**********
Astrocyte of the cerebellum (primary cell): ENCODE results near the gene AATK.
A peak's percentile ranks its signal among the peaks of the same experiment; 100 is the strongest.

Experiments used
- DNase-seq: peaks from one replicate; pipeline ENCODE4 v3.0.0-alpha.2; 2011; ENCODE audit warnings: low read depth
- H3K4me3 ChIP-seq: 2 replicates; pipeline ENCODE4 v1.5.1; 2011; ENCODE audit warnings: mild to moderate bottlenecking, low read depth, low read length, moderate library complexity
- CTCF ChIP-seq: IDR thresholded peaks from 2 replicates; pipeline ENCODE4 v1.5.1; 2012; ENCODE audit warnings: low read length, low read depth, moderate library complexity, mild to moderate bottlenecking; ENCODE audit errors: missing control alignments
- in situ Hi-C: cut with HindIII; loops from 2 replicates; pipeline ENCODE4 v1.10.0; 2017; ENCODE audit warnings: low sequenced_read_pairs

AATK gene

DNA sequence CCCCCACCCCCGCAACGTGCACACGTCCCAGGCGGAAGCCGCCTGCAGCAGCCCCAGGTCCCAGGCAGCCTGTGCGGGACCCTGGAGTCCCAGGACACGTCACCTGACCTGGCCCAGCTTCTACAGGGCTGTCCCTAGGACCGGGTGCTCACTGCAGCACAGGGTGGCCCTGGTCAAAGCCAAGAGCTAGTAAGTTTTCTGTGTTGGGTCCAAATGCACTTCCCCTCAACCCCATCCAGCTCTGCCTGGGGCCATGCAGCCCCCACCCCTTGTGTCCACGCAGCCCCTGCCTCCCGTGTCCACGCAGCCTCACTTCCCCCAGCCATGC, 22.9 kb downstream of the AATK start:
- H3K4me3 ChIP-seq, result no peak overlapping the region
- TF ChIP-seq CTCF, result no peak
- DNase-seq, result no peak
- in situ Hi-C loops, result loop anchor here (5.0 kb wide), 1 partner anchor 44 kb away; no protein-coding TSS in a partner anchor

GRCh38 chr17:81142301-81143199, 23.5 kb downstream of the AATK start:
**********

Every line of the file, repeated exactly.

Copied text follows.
Astrocyte of the cerebellum (primary cell): ENCODE results near the gene AATK.
A peak's percentile ranks its signal among the peaks of the same experiment; 100 is the strongest.

Experiments used
- DNase-seq: peaks from one replicate; pipeline ENCODE4 v3.0.0-alpha.2; 2011; ENCODE audit warnings: low read depth
- H3K4me3 ChIP-seq: 2 replicates; pipeline ENCODE4 v1.5.1; 2011; ENCODE audit warnings: mild to moderate bottlenecking, low read depth, low read length, moderate library complexity
- CTCF ChIP-seq: IDR thresholded peaks from 2 replicates; pipeline ENCODE4 v1.5.1; 2012; ENCODE audit warnings: low read length, low read depth, moderate library complexity, mild to moderate bottlenecking; ENCODE audit errors: missing control alignments
- in situ Hi-C: cut with HindIII; loops from 2 replicates; pipeline ENCODE4 v1.10.0; 2017; ENCODE audit warnings: low sequenced_read_pairs

AATK gene

DNA sequence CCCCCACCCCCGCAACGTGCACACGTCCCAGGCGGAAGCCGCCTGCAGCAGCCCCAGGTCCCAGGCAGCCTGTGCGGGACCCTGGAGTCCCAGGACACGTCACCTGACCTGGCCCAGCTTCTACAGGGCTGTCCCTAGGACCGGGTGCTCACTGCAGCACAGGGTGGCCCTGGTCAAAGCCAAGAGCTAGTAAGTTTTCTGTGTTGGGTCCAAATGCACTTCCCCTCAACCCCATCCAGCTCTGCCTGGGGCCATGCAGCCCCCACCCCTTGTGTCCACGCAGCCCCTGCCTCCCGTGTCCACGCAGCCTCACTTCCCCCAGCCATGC, 22.9 kb downstream of the AATK start:
- H3K4me3 ChIP-seq, result no peak overlapping the region
- TF ChIP-seq CTCF, result no peak
- DNase-seq, result no peak
- in situ Hi-C loops, result loop anchor here (5.0 kb wide), 1 partner anchor 44 kb away; no protein-coding TSS in a partner anchor

GRCh38 chr17:81142301-81143199, 23.5 kb downstream of the AATK start: